As meteorologists at the Canadian Hurricane Centre in Dartmouth keep a close eye on Michael, research suggests Nova Scotia has a long history of intense storm activity.
Dr. Matthew Peros from Bishop's University and PhD student Frank Oliva recently took core samples from Robinson Lake near Chezzetcook Inlet to study hurricane changes over the past 800 years.
"When a hurricane strikes a coastline there's lots of storm surge and wave activity, and what it does is it erodes sediments and sand from the coastline and it deposits it into coastal lakes on lagoons," explained Peros. "By taking sediment cores through these sites, what we can do is identify these changes in sedimentology, which will basically be indicative of past hurricane activity."
The pair found between 1450 and 1700 there was a period of intense hurricane activity in Nova Scotia. Their results suggest hurricanes similar in strength to Juan may have been up to three times more frequent during that time period.
"What we were able to do is correlate this to higher sea surface temperatures just off the coast, indicating that there might have been a connection between warmer conditions in the ocean and more active hurricane activity at this time."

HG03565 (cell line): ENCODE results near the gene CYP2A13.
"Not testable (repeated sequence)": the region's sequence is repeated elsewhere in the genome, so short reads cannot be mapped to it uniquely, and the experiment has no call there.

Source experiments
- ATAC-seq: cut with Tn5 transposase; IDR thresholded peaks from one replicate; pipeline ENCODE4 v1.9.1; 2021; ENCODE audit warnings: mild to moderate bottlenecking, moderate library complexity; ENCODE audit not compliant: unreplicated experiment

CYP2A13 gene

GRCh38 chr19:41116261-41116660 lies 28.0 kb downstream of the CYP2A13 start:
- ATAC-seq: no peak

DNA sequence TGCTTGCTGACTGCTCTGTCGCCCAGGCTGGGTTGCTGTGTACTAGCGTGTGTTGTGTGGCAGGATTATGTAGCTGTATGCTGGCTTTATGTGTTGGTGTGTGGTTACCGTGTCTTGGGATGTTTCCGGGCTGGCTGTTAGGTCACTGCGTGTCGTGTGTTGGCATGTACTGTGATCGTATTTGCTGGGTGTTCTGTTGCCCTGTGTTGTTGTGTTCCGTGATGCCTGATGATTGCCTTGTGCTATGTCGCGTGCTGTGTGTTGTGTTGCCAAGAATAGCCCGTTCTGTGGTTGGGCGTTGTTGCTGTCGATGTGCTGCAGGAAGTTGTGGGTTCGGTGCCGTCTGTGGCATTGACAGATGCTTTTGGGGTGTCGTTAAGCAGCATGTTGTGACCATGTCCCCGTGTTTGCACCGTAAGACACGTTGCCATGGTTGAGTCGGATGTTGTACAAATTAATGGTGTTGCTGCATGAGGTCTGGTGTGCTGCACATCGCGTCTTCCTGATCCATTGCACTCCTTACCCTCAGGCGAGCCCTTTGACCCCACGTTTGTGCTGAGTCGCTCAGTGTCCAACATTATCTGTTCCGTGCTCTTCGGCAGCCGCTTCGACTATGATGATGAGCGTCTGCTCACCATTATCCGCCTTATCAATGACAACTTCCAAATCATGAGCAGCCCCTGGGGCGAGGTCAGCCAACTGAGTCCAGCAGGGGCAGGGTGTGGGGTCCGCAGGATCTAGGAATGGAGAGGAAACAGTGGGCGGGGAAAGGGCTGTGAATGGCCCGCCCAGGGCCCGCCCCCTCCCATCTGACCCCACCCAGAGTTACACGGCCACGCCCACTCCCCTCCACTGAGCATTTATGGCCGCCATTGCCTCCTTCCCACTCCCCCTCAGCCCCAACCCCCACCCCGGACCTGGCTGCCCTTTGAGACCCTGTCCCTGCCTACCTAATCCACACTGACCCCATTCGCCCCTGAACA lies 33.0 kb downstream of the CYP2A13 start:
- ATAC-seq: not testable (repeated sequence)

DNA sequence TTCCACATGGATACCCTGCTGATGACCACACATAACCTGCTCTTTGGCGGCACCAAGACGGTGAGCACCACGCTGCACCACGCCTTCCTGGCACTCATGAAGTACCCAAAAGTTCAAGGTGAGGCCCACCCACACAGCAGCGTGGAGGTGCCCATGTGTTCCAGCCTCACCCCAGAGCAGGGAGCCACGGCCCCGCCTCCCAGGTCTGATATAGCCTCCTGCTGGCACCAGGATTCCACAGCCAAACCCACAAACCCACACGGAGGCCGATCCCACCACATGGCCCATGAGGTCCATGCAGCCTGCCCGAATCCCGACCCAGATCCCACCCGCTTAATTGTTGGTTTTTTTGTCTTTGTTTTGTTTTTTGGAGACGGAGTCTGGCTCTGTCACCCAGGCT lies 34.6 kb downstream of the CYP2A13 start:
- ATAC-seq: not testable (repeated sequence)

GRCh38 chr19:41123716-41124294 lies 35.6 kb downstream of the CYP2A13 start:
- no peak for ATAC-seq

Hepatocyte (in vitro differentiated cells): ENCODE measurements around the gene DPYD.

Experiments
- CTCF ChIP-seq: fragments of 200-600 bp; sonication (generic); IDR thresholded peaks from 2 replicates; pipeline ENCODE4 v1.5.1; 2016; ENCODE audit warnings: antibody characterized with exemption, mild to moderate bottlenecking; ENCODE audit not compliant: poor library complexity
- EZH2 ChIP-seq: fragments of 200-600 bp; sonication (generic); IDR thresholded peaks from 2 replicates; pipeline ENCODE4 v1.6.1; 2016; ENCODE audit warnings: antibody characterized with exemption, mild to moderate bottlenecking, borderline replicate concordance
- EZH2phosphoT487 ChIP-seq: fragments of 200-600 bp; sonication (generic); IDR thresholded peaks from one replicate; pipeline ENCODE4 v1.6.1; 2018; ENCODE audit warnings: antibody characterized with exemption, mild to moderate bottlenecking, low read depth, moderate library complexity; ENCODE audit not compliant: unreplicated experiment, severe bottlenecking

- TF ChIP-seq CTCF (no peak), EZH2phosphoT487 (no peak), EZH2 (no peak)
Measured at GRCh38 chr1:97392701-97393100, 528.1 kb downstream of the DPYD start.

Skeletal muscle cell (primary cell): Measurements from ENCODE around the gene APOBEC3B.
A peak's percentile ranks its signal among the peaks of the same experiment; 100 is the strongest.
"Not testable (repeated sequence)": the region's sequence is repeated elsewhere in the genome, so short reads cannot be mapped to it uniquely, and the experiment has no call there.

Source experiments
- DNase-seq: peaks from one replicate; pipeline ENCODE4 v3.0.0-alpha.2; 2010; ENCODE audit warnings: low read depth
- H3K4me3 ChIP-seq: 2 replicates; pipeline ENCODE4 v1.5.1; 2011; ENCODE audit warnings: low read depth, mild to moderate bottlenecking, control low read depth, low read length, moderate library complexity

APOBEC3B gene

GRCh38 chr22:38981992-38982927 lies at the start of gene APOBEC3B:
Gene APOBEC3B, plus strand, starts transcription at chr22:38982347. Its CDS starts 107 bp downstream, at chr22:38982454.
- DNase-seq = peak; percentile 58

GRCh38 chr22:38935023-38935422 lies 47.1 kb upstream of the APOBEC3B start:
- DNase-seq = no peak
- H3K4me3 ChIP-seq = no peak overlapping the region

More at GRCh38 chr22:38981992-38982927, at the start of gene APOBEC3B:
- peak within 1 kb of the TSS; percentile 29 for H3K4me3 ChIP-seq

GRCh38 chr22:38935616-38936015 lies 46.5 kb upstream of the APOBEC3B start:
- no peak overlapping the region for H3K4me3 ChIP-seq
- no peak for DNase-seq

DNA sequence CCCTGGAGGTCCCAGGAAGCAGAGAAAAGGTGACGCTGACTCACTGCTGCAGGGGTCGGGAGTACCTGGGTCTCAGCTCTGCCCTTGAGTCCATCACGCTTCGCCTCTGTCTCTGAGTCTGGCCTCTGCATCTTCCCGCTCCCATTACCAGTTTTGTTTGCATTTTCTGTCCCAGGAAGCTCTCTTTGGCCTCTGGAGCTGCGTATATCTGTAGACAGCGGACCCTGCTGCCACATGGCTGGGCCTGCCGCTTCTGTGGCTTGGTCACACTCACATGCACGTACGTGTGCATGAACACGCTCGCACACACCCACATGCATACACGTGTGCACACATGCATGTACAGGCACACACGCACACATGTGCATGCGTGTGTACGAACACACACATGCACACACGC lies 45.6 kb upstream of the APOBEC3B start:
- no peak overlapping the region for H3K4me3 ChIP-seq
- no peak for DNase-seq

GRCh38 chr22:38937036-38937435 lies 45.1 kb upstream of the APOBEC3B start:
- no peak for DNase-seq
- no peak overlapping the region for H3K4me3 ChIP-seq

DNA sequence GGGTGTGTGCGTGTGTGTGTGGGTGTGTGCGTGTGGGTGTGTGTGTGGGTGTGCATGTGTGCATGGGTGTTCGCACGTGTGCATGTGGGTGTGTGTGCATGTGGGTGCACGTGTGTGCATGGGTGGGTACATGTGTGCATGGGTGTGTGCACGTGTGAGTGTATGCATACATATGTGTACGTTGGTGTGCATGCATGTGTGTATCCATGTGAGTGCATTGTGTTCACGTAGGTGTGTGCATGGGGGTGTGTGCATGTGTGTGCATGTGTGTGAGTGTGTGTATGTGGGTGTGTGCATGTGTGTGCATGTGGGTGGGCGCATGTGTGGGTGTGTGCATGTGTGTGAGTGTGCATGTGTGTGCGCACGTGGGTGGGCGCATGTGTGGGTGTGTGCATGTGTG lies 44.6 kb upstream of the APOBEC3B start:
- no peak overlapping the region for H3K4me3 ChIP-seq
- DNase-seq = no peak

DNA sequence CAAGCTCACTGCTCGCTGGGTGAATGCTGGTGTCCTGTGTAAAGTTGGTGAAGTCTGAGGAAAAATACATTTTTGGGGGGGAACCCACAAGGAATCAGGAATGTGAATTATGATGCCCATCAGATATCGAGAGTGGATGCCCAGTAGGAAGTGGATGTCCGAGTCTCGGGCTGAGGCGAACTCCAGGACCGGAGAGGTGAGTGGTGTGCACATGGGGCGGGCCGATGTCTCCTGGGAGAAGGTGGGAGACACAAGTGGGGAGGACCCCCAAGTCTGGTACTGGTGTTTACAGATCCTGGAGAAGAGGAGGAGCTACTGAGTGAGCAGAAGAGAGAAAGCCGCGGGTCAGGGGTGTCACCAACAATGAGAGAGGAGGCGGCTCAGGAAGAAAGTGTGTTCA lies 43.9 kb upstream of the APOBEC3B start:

Peros said he can't predict the future, but looking at the past, it seems to indicate if sea surface temperatures continue to rise in the Maritimes, that could result in more intense storms coming our way.
"Current research is pointing towards changes in hurricane activity in the future being a little bit more intense, so in other words, the strongest hurricanes are going to be a little bit stronger," he said. "And what our results are showing is generally consistent with this."
"There may actually be a relationship between sea surface temperatures and hurricane intensity."
He's hoping to return to Nova Scotia to look at apply similar field techniques to track past winter storm activity in our area.
"In Nova Scotia, winter storms can actually result in flooding that is as large as or even larger than tropical storms."
The study was a collaboration between researchers from the University of Ottawa, Bishop's University, McMaster University, as well as the Norwegian University of Science and Technology.